Getting planning permission for a building project can seem like an enormous task, especially for first-time builders. Here, we breakdown the planning process to make it as easy as possible.
The planning application
In order to submit your planning application, you will need the following:
- The standard application form
- Supporting Documents, i.e.:
- Location plan
- Site Plan
- An ownership certificate, to verify ownership of the property
- Agricultural holdings certificate
- Design and access statement (if required)
- Correct application fee. You can calculate the correct fee for your application by using the Portal’s fee calculator.
The next step?
Submitting your planning application to your local authority for approval. Once the planning application has been submitted, you will receive an email receipt with information specific to you. The county council must then decide if your planning application will fit with the local planning authorities (LPA) development plan.
How long before a decision is made?
Typically, you will be notified of a decision within 8 weeks, unless there is exceptional circumstances in which case it will be extended to 13 weeks.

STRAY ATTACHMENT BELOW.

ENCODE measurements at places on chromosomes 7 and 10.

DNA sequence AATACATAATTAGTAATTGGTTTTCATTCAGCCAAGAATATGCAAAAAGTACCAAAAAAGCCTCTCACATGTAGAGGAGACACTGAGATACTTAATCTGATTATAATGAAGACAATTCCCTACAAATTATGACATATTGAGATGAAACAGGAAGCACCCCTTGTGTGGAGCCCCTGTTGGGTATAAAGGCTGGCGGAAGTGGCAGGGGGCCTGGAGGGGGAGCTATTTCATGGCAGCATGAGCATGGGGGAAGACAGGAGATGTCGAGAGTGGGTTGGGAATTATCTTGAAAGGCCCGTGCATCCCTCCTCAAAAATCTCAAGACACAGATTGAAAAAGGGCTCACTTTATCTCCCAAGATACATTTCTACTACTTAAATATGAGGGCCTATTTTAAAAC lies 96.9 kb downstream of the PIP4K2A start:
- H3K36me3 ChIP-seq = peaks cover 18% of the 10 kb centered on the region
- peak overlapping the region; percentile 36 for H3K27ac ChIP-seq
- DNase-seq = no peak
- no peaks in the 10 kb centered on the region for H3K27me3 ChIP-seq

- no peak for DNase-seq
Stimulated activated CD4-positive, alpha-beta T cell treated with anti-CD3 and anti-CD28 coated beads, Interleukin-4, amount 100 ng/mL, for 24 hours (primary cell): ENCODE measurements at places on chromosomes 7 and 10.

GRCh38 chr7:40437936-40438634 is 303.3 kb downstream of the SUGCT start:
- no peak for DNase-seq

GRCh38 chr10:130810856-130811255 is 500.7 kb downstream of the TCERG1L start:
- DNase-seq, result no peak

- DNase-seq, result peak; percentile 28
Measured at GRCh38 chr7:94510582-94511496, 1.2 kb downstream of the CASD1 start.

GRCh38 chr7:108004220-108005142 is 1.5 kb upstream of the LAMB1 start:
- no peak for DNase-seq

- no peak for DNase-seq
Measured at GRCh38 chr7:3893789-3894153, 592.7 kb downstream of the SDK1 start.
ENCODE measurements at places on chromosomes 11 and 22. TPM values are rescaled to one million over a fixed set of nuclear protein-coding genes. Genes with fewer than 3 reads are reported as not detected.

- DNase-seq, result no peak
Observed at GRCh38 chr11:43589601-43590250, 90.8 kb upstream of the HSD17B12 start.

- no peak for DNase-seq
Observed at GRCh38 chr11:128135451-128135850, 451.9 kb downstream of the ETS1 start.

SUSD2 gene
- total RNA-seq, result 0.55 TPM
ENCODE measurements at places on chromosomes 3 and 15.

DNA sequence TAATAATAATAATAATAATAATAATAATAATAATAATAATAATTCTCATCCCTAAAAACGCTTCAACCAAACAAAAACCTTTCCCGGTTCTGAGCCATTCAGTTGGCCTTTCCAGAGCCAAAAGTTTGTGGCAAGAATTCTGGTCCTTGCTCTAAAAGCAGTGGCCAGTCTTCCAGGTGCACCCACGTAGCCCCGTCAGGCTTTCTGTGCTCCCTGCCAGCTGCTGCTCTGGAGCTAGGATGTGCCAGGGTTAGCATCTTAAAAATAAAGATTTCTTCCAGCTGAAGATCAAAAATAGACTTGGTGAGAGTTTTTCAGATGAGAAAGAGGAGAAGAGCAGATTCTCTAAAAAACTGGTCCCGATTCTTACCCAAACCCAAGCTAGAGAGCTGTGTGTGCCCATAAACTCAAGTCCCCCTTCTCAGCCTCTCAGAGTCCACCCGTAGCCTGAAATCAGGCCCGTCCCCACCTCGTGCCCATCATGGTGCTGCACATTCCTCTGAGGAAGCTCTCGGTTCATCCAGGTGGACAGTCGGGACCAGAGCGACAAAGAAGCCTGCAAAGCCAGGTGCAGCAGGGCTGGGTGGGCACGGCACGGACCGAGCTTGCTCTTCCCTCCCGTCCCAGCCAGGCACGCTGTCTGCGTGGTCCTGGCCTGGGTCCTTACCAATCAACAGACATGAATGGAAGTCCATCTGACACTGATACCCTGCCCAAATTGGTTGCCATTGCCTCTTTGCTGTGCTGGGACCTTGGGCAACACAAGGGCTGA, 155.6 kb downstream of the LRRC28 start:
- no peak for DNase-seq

You will receive a letter with the decision of the planning authority i.e. whether planning is granted or refused.
If planning is granted?
Make sure obligations (that can accompany permission) are fulfilled, if necessary. Generally planning permission expires after 3 years, unless stated otherwise. This means you have three years from the date it’s granted to begin your development.
If planning is refused?
If you are unhappy with the refusal, talk to the local authority planning department. Ask if changing plans would make a difference and if so, you may be able to reapply free of charge within 12 months.
You can also appeal the refusal to the Secretary of State within six months of refusal. This is a lengthy process and typically used in a last resort situation.